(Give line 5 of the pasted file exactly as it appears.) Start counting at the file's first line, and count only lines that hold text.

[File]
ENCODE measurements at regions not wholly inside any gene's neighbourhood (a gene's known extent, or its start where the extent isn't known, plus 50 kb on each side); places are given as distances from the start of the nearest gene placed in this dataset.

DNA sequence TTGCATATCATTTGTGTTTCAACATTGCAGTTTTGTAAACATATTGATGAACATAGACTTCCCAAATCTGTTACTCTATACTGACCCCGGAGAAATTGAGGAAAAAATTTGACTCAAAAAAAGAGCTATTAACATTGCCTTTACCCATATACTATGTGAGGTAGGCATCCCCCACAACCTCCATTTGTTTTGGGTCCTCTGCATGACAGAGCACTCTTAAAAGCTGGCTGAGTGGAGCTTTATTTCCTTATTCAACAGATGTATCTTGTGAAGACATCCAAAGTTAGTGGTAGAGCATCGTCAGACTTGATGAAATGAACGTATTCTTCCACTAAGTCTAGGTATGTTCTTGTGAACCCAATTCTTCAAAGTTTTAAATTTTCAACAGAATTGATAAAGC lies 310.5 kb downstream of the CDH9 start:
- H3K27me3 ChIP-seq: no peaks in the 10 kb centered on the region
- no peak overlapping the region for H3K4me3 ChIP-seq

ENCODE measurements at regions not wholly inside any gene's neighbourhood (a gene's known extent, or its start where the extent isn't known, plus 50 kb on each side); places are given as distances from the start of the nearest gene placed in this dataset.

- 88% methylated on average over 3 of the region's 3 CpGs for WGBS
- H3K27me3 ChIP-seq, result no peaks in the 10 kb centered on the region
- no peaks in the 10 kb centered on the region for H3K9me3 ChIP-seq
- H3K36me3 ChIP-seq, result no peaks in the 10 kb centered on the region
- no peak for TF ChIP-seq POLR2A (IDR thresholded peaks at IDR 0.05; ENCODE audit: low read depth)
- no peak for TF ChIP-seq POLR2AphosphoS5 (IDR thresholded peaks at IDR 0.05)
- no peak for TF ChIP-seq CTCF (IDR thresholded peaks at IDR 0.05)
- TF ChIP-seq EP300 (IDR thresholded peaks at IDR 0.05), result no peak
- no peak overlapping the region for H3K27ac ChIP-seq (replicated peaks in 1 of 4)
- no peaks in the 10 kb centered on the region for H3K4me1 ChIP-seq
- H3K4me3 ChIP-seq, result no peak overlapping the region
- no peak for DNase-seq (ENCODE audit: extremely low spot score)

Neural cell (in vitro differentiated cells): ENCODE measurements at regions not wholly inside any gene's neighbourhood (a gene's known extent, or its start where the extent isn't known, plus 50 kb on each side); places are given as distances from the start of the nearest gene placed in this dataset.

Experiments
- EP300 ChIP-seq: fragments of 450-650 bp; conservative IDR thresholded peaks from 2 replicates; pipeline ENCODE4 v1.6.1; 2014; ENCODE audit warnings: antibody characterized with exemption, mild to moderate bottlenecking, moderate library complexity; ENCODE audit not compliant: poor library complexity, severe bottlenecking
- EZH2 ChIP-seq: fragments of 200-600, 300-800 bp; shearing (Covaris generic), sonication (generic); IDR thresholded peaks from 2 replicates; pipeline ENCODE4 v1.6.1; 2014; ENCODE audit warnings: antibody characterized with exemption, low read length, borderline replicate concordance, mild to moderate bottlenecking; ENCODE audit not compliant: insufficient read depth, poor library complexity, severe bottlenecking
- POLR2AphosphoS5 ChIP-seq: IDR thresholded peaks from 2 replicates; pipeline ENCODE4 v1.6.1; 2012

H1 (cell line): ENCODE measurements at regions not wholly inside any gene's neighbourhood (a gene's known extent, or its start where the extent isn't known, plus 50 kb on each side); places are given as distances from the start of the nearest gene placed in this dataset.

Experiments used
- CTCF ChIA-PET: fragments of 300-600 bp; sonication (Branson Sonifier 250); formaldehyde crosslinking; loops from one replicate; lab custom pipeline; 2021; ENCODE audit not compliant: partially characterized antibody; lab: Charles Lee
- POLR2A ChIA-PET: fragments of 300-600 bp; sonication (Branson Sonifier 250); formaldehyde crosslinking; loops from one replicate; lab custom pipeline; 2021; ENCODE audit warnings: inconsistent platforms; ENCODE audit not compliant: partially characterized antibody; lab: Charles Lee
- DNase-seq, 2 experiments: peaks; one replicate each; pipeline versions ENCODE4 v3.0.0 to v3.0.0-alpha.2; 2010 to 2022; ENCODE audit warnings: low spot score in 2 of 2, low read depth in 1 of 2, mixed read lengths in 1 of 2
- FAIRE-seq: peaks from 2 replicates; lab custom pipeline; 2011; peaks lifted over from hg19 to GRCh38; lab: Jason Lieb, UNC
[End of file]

ENCODE measurements at regions not wholly inside any gene's neighbourhood (a gene's known extent, or its start where the extent isn't known, plus 50 kb on each side); places are given as distances from the start of the nearest gene placed in this dataset.